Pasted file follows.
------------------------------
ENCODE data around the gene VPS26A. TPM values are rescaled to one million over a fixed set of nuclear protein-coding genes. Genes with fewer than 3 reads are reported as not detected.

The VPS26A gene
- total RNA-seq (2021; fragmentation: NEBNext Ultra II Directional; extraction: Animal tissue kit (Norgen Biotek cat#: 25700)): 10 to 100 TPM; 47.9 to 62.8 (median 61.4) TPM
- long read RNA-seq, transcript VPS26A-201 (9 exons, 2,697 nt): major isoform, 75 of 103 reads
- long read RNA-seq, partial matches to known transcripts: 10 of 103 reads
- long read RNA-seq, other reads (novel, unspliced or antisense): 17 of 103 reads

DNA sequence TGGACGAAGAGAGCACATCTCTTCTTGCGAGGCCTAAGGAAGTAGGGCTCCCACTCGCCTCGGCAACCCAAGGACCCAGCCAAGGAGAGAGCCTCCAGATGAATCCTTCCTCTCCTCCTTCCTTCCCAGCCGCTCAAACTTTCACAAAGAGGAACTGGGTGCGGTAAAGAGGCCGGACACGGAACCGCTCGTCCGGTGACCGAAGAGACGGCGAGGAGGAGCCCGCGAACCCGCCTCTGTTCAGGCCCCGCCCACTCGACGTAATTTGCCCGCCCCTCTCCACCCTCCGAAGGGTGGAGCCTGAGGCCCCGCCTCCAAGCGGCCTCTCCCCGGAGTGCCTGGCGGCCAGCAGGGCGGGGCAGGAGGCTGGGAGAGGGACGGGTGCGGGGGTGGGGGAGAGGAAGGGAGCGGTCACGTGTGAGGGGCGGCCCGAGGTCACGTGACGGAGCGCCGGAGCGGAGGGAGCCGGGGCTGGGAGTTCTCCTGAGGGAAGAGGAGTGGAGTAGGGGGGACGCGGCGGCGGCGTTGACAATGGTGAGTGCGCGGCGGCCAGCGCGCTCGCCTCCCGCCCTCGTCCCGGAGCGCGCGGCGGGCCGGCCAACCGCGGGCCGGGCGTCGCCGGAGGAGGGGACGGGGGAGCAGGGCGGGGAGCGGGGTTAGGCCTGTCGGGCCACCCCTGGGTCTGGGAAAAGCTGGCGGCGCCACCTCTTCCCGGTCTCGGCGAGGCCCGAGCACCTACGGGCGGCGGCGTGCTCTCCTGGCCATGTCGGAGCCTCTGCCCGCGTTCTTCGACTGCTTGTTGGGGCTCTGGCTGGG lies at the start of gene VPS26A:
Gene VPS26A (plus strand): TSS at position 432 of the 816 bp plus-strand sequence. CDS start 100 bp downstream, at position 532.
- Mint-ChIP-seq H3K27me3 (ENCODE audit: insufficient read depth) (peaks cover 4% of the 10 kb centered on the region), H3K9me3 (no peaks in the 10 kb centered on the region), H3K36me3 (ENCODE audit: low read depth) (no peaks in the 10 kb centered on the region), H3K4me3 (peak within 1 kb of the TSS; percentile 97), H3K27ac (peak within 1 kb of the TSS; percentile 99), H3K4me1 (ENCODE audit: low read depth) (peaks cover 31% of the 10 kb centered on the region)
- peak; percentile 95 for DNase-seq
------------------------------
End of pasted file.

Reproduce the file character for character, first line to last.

ENCODE data around the gene VPS26A. TPM values are rescaled to one million over a fixed set of nuclear protein-coding genes. Genes with fewer than 3 reads are reported as not detected.

The VPS26A gene
- total RNA-seq (2021; fragmentation: NEBNext Ultra II Directional; extraction: Animal tissue kit (Norgen Biotek cat#: 25700)): 10 to 100 TPM; 47.9 to 62.8 (median 61.4) TPM
- long read RNA-seq, transcript VPS26A-201 (9 exons, 2,697 nt): major isoform, 75 of 103 reads
- long read RNA-seq, partial matches to known transcripts: 10 of 103 reads
- long read RNA-seq, other reads (novel, unspliced or antisense): 17 of 103 reads

DNA sequence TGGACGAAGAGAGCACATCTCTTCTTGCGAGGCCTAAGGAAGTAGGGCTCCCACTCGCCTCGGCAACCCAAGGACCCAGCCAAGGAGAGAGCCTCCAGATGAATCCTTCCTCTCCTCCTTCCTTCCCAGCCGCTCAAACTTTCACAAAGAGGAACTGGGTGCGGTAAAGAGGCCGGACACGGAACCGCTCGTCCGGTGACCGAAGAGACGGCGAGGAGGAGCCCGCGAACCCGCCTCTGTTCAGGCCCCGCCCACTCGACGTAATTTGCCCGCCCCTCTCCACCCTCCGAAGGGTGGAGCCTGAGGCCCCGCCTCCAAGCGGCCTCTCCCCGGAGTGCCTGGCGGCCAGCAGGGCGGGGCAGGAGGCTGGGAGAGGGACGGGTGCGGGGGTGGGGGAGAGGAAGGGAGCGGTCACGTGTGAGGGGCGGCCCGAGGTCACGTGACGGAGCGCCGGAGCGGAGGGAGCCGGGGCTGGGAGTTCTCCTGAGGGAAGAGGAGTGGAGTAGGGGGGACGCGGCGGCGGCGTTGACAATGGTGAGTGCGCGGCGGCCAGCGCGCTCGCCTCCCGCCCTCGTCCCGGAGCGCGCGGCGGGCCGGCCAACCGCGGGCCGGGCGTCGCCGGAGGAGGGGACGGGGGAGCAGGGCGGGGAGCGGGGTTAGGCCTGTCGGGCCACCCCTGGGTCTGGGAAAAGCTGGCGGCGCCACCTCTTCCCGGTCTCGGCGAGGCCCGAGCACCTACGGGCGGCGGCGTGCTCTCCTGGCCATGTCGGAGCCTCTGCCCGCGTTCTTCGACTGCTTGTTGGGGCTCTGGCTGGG lies at the start of gene VPS26A:
Gene VPS26A (plus strand): TSS at position 432 of the 816 bp plus-strand sequence. CDS start 100 bp downstream, at position 532.
- Mint-ChIP-seq H3K27me3 (ENCODE audit: insufficient read depth) (peaks cover 4% of the 10 kb centered on the region), H3K9me3 (no peaks in the 10 kb centered on the region), H3K36me3 (ENCODE audit: low read depth) (no peaks in the 10 kb centered on the region), H3K4me3 (peak within 1 kb of the TSS; percentile 97), H3K27ac (peak within 1 kb of the TSS; percentile 99), H3K4me1 (ENCODE audit: low read depth) (peaks cover 31% of the 10 kb centered on the region)
- peak; percentile 95 for DNase-seq